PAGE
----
Friday, October 25, 2013

Decision: Before the City Council on November 4

The Furuta family on the steps of their 1912 bungalow in Wintersburg Village, circa 1923.  The Furuta farm and Wintersburg Japanese Presbyterian Mission complex is the sole remaining pre-Alien Land Law, Japanese-owned property in Huntington Beach and much of Orange County.  The Mission is the oldest Japanese church in Orange County, and most of Southern California. (Photo courtesy of the Furuta family) All rights reserved. ©

   The fate of Historic Wintersburg now goes before the Huntington Beach City Council on Monday, November 4 (6 p.m.).  The Council will review and discuss the Environmental Impact Report (EIR) for the "Warner-Nichols" project, which proposes rezoning the property to commercial / industrial and includes an application for demolition of all six historic structures on the property.

   Individuals and organizations representing thousands of concerned people from Huntington Beach, from throughout California, and from around the country have sent letters supporting the preservation of Historic Wintersburg (see support list at  

   The significance of an extant pre-Alien Land Law of 1913 property---when Japanese immigrants were prohibited from owning property and obtaining citizenship---has prompted expert assessment that the Furuta farm and Wintersburg Japanese Presbyterian Mission complex are potentially eligible for the National Register of Historic Places.  The 2011 City of Huntington Beach environmental assessment noted all six structures are potentially eligible for the National Register, the same assessment made over thirty years ago during an analysis for Caltrans in 1986.

   The most recent assessment was provided after an inspection by the U.S. National Park Service in May 2013, and again in October 2013 by the National Trust for Historic Preservation.  Both federal entities raised concerns about the environmental review and that preservation alternatives were not fully analyzed.  The National Historic Trust for Historic Preservation notes the 2013 initiative of the U.S. Department of the Interior and National Park Service to identify and find ways to preserve Asian American and Pacific Islander heritage sites as part of the national preservation goals, and offers assistance to the City.

Letter to Huntington Beach City Council from National Trust for Historic Preservation, recommending application for the National Register of Historic Places and assistance toward finding historic preservation alternatives.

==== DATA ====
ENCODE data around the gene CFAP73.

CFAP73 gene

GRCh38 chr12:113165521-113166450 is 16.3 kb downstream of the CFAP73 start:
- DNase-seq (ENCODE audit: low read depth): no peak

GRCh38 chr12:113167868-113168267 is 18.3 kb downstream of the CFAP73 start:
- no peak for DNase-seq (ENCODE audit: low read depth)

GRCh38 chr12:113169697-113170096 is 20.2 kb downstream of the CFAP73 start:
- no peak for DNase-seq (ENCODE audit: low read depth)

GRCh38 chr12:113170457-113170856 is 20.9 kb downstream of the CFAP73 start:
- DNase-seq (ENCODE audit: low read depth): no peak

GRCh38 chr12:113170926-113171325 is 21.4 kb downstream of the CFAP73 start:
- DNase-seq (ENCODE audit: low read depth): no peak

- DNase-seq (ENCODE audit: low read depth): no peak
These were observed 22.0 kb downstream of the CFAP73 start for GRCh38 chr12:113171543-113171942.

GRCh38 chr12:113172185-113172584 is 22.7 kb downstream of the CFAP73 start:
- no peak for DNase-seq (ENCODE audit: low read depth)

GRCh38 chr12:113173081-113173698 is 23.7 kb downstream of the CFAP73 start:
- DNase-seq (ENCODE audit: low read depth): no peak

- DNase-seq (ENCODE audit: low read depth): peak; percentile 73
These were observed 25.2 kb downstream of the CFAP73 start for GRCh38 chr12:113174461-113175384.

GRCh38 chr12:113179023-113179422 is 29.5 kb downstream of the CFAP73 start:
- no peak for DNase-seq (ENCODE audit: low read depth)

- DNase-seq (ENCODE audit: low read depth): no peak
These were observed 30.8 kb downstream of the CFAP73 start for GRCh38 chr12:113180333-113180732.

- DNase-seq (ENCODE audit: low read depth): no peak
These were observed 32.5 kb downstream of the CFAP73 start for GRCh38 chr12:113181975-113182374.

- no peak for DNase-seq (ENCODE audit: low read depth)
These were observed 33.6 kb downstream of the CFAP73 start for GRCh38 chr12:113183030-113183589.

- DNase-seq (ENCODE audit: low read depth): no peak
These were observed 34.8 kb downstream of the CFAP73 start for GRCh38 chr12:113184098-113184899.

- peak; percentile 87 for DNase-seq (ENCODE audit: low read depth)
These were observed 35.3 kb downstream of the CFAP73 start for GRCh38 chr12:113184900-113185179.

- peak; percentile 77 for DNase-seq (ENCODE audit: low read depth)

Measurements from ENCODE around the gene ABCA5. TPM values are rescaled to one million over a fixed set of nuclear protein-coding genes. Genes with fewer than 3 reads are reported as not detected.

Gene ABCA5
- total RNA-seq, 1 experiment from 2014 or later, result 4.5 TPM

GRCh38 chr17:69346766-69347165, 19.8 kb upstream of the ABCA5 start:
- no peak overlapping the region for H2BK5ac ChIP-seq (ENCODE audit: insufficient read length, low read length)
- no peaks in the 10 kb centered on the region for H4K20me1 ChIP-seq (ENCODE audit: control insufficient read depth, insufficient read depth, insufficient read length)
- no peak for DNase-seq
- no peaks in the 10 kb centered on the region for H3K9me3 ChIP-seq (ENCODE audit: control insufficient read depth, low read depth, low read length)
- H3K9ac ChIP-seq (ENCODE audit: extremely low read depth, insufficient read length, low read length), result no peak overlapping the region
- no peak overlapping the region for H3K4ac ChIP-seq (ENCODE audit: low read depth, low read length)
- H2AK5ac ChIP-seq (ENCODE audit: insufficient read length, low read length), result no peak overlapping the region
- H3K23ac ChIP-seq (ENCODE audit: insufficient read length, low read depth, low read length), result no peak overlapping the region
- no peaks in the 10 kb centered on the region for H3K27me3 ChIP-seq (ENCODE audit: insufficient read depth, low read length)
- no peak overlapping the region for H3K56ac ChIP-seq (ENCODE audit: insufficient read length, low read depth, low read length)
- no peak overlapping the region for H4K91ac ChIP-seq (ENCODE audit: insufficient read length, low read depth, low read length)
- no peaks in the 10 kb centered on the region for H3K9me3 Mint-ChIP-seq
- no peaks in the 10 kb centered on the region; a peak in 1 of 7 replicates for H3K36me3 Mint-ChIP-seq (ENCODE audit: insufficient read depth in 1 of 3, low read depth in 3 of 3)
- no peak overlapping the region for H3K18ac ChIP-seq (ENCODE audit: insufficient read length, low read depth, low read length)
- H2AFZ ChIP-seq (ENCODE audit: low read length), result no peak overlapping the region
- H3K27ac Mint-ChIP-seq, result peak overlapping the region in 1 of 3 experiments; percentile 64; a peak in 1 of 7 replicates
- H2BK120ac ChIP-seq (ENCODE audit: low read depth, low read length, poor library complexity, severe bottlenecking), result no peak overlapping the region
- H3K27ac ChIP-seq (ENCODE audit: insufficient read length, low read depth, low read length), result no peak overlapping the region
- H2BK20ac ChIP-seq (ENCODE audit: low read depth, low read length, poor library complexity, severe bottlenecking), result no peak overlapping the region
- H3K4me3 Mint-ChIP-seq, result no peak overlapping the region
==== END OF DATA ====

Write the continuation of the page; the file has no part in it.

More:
Excerpt from U.S. National Park Service technical memorandum regarding inspection of Historic Wintersburg property.

    In addition to concerns about the historic significance of the property, the Ocean View School District has raised concerns about the Warner-Nichols project proposal to re-zone the majority of the land to industrial use.  The area proposed for industrial zoning is at the south end of the Furuta farm, adjacent to the Oak View Elementary School and the Oak View residential neighborhood.  

   An overview of the Ocean View School District's concerns was reported by the Huntington Beach Independent,,0,6898470.story

The congregation of the Wintersburg Japanese Presbyterian Mission, March 8, 1910.  The manse was built immediately after the Mission was constructed. A glimpse of the Terahata house, which had been moved temporarily to the property, can be seen in the background. Founder Reverend Hisakichi Terasawa and future goldfish farmer Charles Furuta would be in the crowd, along with clergy from Westminster. (Photo courtesy of Wintersburg Presbyterian Church) All rights reserved. ©   

Historic places create connections to our heritage that help us understand our past, appreciate our triumphs, and learn from our mistakes. Historic places help define and distinguish our communities by building a strong sense of identity."
                                                                              National Trust for Historic Preservation

LAST CHANCE: Help save American heritage by being a voice for the preservation of Historic Wintersburg at the Huntington Beach City Council meeting.

Huntington Beach City Council
6 p.m., Monday, November 4*
City of Huntington Beach City Hall - City Council Chambers
2000 Main Street 
(Intersection of Main Street and Yorktown Avenue)

*Please arrive a few minutes early to fill out a speaker card for the "Warner-Nichols" project public hearing.  Provide the card to the city clerk inside the Council chambers.

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The Historic Wintersburg blog focuses on an overlooked history in Huntington Beach, Orange County, California, in the interest of saving a historic property from demolition. The author and publisher reserves the right not to publish comments. Please no promotional or political commentary. Zero tolerance for hate rhetoric. Comments with embedded commercial / advertising links or promoting other projects, books, or publications may not be published. If you have an interesting anecdote, question or comment about one of our features, it will be published.